‘Choice’ gives users control over how and where they work, but to incorporate choice, we must first change how they are accustomed to working. However, ‘change’ is seen as the forbidden c-word. People fear this word, afraid that change will disrupt their normality and what they are used to.
To cushion the change process, make a client’s desires significant to the design approach. User participation in the design is crucial to developing a work culture. A survey conducted by Deloitte showed that 94 percent of executives and 88 percent of employees believe a distinct workplace culture is important to business success. Culture is reflected in the workplace but should develop naturally through the character and personality of an organization.
Therefore, it is only right that those who use the space most should be massively influential in its creation. It’s important to meet with executives, managers, and departmental staff to gather a deep understanding of their work trends and habits, and what their ideal workspace would be like to better engage them with their environment. A survey conducted by Gallup states that engagement indicates a deeper emotional and behavioral connection to a job and company, and found that only 29 percent of millennials are engaged at work. Gallup estimates that millennial turnover due to lack of engagement costs the U.S. economy $30.5 billion each year.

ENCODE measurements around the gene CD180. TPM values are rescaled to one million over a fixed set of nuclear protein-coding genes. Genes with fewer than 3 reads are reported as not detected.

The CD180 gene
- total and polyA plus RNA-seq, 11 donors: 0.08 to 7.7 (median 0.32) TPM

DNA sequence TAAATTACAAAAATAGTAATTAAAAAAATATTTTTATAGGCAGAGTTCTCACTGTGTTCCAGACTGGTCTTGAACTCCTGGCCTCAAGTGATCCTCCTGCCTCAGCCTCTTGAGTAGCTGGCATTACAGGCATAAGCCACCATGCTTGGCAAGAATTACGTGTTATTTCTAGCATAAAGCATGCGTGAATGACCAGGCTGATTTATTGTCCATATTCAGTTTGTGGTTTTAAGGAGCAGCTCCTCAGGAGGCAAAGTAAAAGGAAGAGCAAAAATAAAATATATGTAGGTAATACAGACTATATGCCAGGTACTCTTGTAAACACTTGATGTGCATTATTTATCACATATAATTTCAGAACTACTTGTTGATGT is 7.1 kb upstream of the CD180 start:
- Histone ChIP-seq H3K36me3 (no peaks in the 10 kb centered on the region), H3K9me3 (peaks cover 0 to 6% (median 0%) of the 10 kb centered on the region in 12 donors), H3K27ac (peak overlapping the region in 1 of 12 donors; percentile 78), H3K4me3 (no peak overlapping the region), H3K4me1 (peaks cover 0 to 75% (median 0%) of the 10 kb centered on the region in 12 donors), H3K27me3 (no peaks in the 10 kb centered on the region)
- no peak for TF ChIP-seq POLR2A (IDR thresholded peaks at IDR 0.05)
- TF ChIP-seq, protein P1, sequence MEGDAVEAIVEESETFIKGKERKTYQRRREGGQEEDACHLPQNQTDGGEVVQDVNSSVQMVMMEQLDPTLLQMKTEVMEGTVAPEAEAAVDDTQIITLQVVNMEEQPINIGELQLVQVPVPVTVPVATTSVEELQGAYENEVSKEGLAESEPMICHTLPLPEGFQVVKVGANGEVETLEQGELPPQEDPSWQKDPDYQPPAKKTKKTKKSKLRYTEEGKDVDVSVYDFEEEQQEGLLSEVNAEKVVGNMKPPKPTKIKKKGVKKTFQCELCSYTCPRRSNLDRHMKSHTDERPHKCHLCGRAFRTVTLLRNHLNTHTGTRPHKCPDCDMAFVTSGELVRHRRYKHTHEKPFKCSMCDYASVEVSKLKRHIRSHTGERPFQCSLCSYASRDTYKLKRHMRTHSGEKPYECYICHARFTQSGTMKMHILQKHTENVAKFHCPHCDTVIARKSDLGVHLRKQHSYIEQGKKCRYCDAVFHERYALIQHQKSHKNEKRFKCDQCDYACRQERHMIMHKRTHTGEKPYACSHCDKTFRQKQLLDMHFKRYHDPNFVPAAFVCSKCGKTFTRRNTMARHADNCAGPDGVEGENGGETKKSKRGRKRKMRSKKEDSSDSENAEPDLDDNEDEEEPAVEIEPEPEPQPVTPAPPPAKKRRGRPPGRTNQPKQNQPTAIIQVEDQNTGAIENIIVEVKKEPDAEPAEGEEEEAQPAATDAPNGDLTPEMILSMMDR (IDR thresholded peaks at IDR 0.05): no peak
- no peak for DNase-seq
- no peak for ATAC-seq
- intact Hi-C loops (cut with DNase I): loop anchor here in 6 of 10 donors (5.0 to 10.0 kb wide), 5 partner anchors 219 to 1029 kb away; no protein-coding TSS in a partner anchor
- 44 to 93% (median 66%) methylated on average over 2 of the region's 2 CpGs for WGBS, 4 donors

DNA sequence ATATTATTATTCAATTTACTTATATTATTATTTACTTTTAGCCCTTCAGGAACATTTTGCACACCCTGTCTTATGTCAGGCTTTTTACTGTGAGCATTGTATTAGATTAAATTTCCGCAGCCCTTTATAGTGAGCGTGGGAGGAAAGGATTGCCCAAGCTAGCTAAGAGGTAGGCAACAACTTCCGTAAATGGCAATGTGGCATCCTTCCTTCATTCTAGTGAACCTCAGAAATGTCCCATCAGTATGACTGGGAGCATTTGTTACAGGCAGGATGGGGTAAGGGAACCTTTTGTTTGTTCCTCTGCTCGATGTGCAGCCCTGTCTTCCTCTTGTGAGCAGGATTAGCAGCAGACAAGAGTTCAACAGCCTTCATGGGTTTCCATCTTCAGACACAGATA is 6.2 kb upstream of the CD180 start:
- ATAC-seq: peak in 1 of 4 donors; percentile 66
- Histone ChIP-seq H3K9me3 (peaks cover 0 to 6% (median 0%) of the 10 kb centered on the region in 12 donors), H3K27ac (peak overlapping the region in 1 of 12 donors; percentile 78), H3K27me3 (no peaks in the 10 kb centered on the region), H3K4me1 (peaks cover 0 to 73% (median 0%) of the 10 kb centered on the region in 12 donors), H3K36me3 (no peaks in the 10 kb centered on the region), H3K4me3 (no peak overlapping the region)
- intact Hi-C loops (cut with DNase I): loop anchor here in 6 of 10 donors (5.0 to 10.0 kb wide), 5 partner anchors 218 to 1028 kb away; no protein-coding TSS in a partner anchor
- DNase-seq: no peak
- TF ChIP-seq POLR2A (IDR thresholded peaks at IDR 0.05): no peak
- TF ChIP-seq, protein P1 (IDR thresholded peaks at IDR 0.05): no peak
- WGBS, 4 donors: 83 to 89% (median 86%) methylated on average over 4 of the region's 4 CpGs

There is tremendous success in this approach and companies recognize the impact personalized workplace design has on their staff productivity, loyalty and attracting new talent.
This is how workplace design is evolving, it is far more personal than it has ever been, engaging with individuals and asking them what they want from their workspace is how companies should be approaching their offices.
I was recently asked, by a talented new employee, “Where do you see the future of workplace design?” So, I said:
“Imagine the perfect home. You have an abundance of choice and it’s personal to you: a desk, a dining table, a sofa, a breakfast bar, a bed, a beanbag, a garden, or even the ability to step out to your local café – you pick the space to suit your needs, and you change your space to meet the needs of a different task. Blurring the line between home and work is good, but it’s not enough. Modern offices should be inviting and a delight to be in. Your workspace should be able to compete with the comfort of your home.”